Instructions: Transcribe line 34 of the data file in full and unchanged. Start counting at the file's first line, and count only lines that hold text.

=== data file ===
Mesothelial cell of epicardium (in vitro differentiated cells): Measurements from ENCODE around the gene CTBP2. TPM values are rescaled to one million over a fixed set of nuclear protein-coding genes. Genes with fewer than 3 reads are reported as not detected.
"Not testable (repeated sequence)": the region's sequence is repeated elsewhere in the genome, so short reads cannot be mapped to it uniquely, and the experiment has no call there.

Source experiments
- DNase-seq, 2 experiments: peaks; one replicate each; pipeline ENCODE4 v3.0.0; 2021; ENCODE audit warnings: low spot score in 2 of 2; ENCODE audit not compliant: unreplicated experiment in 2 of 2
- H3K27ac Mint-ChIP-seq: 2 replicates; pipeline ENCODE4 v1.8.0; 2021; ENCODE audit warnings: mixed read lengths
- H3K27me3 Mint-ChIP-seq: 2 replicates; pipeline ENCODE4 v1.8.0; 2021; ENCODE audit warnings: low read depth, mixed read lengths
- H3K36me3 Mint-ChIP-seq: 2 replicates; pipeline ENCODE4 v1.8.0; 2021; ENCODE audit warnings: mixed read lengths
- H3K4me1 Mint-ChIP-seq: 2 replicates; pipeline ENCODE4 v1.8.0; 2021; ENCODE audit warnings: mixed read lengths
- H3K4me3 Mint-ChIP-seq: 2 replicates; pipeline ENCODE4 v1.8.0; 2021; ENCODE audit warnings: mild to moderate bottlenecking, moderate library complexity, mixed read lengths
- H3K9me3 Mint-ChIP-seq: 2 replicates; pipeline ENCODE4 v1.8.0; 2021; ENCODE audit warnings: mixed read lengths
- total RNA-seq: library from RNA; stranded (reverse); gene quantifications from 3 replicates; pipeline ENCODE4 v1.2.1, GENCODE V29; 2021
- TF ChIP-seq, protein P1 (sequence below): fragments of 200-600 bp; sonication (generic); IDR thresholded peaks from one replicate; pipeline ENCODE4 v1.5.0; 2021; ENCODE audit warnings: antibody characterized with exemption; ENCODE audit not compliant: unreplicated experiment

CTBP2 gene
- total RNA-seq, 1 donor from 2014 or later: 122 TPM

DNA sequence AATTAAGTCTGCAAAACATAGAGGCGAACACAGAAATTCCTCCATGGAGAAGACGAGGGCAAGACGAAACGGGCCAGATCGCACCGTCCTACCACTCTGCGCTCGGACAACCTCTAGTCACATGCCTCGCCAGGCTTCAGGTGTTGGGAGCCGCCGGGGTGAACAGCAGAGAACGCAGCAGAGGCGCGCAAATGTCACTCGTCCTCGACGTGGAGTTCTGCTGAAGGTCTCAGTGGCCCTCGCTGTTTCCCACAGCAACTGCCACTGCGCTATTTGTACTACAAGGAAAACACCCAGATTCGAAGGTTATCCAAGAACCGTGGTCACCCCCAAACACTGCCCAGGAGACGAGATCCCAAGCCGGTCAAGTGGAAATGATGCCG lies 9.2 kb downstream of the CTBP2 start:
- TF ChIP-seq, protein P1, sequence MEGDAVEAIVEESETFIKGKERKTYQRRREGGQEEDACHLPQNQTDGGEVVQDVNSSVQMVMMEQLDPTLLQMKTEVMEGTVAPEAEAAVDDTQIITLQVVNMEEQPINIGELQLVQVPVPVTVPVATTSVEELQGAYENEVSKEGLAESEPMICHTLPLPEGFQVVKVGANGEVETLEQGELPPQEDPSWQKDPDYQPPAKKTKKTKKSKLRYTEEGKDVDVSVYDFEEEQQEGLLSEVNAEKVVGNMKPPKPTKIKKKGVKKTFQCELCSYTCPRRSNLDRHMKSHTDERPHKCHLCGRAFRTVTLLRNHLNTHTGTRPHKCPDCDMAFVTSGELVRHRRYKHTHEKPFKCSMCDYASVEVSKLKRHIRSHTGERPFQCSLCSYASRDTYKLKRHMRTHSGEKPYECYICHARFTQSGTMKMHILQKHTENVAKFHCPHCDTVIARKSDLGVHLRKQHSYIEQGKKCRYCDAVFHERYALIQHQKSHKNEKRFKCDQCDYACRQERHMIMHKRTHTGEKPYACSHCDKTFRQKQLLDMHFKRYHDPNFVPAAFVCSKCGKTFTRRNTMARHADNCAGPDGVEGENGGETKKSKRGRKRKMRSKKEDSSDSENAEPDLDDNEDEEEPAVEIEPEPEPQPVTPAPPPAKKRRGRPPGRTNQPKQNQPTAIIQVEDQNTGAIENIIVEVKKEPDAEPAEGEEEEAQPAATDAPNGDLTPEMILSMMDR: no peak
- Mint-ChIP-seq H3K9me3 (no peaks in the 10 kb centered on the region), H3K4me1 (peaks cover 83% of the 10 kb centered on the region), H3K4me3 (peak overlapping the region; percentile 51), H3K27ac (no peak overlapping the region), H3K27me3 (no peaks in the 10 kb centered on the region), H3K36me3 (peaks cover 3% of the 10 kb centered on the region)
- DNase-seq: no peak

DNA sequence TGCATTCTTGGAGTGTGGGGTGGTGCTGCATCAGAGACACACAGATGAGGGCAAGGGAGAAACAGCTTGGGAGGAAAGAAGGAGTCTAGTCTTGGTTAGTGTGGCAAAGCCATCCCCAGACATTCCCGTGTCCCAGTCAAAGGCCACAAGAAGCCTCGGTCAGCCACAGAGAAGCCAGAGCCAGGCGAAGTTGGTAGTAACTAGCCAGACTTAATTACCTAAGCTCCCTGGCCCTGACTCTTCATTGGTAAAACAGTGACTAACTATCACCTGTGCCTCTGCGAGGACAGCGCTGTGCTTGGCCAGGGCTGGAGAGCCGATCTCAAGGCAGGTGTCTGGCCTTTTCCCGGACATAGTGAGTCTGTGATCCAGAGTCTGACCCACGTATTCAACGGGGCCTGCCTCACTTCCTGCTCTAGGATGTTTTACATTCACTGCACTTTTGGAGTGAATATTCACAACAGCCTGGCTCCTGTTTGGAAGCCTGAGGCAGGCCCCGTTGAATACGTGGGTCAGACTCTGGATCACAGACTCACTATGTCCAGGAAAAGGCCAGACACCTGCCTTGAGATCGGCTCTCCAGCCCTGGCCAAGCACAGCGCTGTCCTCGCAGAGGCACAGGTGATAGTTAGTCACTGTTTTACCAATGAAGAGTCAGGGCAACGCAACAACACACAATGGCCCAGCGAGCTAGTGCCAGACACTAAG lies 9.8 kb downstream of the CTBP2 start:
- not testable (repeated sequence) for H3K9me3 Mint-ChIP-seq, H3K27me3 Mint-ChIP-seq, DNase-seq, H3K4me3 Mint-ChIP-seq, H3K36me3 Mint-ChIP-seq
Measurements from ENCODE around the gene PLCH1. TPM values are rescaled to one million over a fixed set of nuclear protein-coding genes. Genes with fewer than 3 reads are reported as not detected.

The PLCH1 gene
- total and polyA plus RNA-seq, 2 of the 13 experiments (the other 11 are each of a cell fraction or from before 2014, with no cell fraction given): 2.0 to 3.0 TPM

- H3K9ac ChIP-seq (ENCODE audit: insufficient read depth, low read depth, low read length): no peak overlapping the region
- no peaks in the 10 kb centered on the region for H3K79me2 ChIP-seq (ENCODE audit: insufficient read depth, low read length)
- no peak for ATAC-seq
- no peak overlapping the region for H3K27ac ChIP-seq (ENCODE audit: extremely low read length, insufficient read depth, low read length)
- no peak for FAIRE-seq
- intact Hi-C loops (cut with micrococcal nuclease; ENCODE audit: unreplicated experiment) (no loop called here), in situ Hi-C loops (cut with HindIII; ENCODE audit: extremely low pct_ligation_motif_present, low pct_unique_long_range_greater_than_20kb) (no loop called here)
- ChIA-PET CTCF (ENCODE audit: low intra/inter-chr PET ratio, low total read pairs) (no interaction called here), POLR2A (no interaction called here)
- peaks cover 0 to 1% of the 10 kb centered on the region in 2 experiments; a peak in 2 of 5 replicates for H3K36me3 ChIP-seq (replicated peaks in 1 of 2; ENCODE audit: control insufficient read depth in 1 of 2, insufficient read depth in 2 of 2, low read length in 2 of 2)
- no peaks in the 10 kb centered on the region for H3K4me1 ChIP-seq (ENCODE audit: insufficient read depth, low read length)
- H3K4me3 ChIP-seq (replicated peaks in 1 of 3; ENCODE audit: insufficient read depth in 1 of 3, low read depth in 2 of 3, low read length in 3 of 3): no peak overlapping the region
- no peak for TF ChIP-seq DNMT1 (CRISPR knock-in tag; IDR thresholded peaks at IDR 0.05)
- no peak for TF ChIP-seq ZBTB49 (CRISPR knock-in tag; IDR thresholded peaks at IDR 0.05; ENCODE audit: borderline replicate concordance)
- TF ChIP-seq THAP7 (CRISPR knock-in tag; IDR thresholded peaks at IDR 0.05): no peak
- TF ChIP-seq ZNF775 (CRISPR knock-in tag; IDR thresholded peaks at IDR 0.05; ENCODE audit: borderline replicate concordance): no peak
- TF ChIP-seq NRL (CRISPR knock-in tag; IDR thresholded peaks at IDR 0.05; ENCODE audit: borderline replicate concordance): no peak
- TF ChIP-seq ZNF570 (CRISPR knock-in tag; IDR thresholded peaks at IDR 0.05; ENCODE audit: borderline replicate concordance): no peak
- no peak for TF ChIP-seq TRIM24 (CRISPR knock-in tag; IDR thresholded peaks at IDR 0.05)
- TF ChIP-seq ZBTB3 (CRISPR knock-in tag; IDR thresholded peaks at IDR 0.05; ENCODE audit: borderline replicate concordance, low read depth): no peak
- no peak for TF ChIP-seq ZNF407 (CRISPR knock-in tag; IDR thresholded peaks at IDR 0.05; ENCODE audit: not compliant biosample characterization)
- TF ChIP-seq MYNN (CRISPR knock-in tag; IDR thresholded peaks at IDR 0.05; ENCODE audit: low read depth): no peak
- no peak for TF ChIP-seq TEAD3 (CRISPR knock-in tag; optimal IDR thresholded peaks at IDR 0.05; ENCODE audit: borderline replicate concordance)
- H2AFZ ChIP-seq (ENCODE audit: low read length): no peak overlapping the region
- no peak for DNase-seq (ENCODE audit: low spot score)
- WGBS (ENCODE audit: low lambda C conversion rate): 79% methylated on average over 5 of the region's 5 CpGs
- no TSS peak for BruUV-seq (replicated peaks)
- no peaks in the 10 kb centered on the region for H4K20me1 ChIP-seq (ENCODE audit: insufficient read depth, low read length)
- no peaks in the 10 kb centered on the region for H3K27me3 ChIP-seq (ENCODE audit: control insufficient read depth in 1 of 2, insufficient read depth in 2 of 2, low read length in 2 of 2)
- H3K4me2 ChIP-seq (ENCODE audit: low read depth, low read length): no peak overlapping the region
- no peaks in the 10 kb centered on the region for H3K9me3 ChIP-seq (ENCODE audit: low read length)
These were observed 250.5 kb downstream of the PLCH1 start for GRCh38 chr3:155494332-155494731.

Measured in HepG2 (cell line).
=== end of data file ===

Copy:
- no peak for TF ChIP-seq DNMT1 (CRISPR knock-in tag; IDR thresholded peaks at IDR 0.05)